Somewhat overshadowed by the vast gravitational pull of Zion National Park, Bryce Canyon has its own share of awesomeness and provides a unique take on Utah’s canyon ensemble.
Bryce is easily conquerable in one day, as long as you don’t get too sidetracked. Stop off at Bryce village, stock up on food and goodies, then park up at the Bryce Canyon visitor centre overflow and jump on one of the regular park shuttles. Here’s a quick rundown of highlights you shouldn’t miss:
1. Bryce Point
Bryce Point is the last stop on the regular shuttle route and the logical first port of call for your Bryce jaunt. It also provides arguably the best views of the Canyon, with the canyon’s famous hoodoos stretching as far as the eye can see. It’s pretty darn mesmerizing.
Hint: walk part way down the Under the Rim Trail to get away from the crowds and be rewarded with some of the best photo opportunities in the park.
2. Walk the rim
Even though it was rather wet when we were there, we still recognized the value that can be gained by simply strolling through the heart of an otherwise vehicle-oriented park. Walking along the rim of the canyon is easy, relatively flat, largely free of seething crowds, and offers some of the best up-close views of the Canyon. Typically, the walking distances between shuttle dropoff/pickup points are around 20 minutes, so if you get tired of walking or one of your group members gets struck by lightening (apparently a common thing at Bryce), you can easily hop back on the band wagon.
3. Queens Garden/Navajo Loop Trail
Viewing the vast marching columns of hoodoos from up high is one thing, but walking amongst them is quite another. To get an impression of just how crazy this landscape is, we suggest walking down the Queens Garden trail from Sunrise Point then taking the Navajo Trail via the iconic Thors Hammer to Sunset Point. The steep descent takes you right past hundreds of towering rock columns, while at the bottom you’ll find yourself suddenly in a surreal mounded landscape sporadically dotted with stunted trees. Salvador Dali would have a field day down here.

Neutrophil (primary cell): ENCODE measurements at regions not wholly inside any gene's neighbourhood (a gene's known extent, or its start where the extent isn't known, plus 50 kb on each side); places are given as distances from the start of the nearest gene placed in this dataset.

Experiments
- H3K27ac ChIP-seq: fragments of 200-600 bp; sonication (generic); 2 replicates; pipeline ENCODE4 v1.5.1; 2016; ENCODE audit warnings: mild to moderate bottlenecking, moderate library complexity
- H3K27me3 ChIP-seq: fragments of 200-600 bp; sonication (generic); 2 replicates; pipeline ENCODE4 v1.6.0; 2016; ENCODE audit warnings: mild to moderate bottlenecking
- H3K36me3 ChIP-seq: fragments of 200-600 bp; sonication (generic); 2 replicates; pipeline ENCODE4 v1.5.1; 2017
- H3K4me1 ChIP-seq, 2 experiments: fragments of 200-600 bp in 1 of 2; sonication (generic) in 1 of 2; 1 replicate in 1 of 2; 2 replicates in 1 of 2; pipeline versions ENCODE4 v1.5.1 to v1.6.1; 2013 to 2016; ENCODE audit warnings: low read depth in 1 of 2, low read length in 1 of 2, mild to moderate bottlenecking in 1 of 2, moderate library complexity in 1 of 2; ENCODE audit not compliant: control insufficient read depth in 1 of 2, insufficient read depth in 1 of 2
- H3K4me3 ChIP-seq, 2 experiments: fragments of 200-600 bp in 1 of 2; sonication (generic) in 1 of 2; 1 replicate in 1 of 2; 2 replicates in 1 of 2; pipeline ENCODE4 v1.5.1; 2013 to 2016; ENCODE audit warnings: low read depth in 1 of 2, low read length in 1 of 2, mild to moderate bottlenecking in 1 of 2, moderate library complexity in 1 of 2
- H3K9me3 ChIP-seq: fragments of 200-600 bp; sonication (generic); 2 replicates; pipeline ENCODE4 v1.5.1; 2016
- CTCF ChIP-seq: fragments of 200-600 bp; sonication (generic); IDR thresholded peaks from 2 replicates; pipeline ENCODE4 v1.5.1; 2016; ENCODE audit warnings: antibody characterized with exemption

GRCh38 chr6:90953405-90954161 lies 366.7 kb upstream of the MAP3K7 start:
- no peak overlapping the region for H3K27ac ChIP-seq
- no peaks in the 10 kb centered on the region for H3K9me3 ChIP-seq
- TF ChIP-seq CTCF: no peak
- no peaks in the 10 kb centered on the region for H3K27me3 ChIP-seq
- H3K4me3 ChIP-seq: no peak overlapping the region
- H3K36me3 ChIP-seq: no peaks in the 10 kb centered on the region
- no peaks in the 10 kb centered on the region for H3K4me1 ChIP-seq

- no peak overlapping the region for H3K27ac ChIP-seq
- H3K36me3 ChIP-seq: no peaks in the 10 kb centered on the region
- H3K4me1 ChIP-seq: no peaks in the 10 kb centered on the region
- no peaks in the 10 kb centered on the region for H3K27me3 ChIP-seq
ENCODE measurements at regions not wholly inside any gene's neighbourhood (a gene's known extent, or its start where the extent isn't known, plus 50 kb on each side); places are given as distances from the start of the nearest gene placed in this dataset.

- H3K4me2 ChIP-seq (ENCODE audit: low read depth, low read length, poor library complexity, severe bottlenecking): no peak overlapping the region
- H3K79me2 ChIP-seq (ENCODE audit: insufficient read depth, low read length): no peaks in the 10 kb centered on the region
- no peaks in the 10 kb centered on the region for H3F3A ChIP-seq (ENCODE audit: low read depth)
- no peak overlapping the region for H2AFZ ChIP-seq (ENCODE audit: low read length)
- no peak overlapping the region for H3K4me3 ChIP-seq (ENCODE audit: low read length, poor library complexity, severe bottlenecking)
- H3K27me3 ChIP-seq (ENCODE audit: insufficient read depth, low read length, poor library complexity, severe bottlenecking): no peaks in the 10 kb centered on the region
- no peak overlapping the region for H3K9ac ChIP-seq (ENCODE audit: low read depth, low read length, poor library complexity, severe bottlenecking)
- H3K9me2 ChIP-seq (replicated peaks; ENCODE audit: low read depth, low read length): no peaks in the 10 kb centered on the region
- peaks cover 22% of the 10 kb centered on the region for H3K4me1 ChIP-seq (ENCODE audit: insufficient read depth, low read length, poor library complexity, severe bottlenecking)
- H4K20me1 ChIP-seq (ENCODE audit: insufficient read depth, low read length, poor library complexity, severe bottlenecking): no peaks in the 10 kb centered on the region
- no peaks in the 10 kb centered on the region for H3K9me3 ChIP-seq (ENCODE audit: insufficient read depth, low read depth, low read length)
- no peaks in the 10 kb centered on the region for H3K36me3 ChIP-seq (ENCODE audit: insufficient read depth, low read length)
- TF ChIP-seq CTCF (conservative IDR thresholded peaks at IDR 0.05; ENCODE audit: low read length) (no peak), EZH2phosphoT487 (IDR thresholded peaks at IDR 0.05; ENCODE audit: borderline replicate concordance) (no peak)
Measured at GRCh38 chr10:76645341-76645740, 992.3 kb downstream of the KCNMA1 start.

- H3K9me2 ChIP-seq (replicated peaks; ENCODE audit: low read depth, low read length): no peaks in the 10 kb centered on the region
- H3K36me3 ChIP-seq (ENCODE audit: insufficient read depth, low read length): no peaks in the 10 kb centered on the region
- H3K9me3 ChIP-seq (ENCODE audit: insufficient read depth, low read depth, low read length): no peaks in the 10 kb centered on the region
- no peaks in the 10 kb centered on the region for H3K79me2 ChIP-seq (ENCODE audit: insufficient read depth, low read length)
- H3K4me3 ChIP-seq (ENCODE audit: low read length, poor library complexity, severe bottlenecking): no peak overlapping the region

4. Inspiration Point
A close contender for the best view in the park, Inspiration point offers three different perspectives of the canyon from three different viewpoints. Make sure you’ve got plenty of battery left in your camera for this one!
5. Mossy Cave
On the outskirts of the National Park and accessed via Highway 12, this would be a good one to do either before or after you enter Bryce Canyon. The cave itself is a short but pleasant walk from the parking lot, meandering along beside a sprightly stream which contrasts nicely with the surrounding arid landscape. While the cave itself is not overly exciting, there’s a very picturesque waterfall a little further up the trail and good views of the surrounding hoodoos. The plaques also tell you about the curious history of the area, so they’re well worth reading (we won’t spoil the surprise!).
For further ramblings on our canyon jaunts in Bryce and Zion, check out this post.